What's "Thy, thou, and thee mean?" more...?

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What's thy, thou, and thee mean?
I would be greatly appreciated if someone could explain these sentences below for me.

"Yet, it does appear the have already been so generous thou needest not to labor. I rejoice with thee in thy good fortune. More, I would even share it with thee. Pray, from thy purse which must be bulging else thou woudst be busy in yon shop. extract by two humble shekels and lend them to me until after the noblemen's feast this night. Thou wilt not miss them ere they are returned."

Please...

Thank you inadvance.
Full Member151
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Approved answer (verified by )
More accurately, that's the second person singular pronoun.

'Thou' corresponds to 'I/you/he/she'. (Nominative)
'Thee' corresponds to 'me/you/him/her'. (Accusative)
'Thy' corresponds to 'my/your/his/her'. (Possessive)
'Thine' -- 'mine/yours/his/hers'.

It's an archaic form, and its status was similar to the French vous/tu. At one time, it was the formal form, but became the familiar form around Shakespeare's time.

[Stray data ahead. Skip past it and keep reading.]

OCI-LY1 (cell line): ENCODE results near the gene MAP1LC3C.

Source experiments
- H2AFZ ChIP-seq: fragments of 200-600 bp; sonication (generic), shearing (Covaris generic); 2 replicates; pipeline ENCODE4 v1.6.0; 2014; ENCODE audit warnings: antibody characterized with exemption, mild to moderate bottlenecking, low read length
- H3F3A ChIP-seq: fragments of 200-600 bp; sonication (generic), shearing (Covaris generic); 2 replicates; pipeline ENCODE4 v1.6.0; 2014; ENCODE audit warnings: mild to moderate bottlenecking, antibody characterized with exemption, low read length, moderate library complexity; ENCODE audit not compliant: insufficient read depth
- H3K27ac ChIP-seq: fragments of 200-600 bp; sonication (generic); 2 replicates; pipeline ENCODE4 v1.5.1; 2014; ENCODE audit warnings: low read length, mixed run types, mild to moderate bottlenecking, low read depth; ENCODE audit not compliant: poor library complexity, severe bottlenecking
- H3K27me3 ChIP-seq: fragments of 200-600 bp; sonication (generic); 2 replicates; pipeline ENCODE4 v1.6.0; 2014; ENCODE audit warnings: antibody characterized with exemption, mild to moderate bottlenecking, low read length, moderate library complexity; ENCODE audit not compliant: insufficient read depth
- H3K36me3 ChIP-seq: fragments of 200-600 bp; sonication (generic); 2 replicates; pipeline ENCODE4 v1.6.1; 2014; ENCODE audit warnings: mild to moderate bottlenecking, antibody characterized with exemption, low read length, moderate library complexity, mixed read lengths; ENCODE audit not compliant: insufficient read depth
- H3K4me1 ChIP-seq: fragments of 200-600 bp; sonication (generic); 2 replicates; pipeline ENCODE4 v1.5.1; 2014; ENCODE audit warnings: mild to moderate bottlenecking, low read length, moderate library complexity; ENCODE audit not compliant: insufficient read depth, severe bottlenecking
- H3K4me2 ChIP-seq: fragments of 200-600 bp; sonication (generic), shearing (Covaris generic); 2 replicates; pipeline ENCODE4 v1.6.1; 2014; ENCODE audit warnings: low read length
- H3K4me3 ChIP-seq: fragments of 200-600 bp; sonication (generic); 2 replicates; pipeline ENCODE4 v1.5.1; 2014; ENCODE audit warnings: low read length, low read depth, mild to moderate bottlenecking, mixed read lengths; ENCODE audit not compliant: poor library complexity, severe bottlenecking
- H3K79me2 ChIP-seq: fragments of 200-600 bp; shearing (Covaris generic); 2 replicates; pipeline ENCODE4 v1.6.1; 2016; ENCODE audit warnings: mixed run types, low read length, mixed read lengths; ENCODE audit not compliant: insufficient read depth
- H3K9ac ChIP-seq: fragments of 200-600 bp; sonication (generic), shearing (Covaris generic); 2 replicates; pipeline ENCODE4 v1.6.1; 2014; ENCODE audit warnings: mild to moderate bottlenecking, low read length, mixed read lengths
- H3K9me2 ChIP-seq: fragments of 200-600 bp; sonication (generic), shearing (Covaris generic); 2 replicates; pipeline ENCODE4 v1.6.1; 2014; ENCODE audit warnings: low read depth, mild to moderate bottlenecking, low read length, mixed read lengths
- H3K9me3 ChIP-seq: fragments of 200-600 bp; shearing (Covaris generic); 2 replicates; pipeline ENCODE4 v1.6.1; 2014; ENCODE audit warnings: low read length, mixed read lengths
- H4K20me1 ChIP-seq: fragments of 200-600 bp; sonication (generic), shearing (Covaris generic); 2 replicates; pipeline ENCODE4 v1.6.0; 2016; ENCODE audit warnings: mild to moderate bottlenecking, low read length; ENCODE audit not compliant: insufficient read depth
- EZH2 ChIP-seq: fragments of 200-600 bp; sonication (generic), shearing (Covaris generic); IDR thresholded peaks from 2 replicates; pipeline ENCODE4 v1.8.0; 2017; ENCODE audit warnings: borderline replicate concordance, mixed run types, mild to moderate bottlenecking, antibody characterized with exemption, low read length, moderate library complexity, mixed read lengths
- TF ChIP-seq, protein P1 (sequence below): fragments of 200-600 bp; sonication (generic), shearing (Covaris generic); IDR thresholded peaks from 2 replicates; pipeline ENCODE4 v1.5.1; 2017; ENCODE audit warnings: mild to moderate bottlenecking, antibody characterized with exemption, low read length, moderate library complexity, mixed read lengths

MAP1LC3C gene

As for the archaic plural form...

Nominative / Accusative / Possessive
Ye (or you) / you / your, yours
New Member08
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Hi,

It's an archaic pronoun meaning 'you', with 'thou' as the subject form and 'thee' as the object form.Emotion: smile

Best wishes, Clive
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Guest:
Thou and thee mean "you". Though I think "thou" might be used for both singular and plural while "thee" is only singular. Thy means "your" (belonging to you).
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Are they english words?
Full Member101
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Guest:
Yes they are English words but it is old English, i.e. not used anymore except in books and films that are set in old times.
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Guest:
"Yet, it does appear 'you' have already been so generous 'you' needest not to labor. I rejoice with 'you' in 'my' good fortune. More, I would even share it with 'you'. Pray, from 'my' purse which must be bulging else 'I' woudst be busy in 'your' shop. extract by two humble shekels and lend them to me until after the noblemen's feast this night. "You' wilt not miss them ere they are returned."
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Guest:
why, i asked is because i have to put the texas pleage in pictures for school
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Anonymous:
thee means you so does thou and thy means yours
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"Thee" means "you" (complement), "thou" is "you" (subject), and "thy" is "your".
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